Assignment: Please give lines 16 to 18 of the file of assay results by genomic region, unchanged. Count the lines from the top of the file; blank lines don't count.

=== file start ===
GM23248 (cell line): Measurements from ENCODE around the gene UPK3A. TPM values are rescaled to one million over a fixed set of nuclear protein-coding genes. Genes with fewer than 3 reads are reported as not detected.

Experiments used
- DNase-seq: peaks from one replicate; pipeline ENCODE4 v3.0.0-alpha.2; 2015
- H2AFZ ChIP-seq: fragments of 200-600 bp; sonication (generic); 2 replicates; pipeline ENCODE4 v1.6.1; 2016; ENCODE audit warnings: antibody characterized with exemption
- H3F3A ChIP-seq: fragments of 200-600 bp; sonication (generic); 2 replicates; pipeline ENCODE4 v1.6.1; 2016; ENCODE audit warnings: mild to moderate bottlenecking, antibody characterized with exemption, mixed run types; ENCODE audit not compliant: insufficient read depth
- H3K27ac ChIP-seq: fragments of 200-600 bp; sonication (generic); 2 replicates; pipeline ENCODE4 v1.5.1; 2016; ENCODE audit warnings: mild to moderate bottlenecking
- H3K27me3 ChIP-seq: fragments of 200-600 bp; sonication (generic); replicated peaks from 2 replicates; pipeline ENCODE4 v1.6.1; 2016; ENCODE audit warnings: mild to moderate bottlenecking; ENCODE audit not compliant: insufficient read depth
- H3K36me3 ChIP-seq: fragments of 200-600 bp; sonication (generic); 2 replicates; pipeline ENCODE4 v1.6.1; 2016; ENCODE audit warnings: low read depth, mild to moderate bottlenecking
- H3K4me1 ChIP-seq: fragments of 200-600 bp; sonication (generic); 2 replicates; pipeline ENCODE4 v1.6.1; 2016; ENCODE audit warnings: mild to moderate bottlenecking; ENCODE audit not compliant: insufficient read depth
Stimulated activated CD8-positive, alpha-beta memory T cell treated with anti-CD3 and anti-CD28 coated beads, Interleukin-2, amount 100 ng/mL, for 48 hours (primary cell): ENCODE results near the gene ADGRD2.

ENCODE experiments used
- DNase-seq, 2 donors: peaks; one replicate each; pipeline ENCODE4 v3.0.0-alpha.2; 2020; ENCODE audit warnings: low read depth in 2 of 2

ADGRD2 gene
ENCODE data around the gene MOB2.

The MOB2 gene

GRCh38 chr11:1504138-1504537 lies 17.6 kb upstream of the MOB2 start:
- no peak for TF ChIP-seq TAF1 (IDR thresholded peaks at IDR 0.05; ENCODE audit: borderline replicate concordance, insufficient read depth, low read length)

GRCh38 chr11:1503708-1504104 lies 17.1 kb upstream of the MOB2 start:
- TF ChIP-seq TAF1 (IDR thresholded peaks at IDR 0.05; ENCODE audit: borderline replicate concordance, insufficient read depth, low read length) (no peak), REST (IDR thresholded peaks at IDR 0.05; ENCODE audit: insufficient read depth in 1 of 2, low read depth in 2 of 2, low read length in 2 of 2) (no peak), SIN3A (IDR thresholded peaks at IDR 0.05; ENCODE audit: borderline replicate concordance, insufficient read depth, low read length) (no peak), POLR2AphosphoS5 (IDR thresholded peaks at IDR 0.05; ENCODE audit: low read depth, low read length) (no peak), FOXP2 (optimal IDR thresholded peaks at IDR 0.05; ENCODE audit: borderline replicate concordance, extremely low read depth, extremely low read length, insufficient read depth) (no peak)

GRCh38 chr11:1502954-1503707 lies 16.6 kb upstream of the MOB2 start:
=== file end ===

GRCh38 chr11:1504138-1504537 lies 17.6 kb upstream of the MOB2 start:
- no peak for TF ChIP-seq TAF1 (IDR thresholded peaks at IDR 0.05; ENCODE audit: borderline replicate concordance, insufficient read depth, low read length)

GRCh38 chr11:1503708-1504104 lies 17.1 kb upstream of the MOB2 start: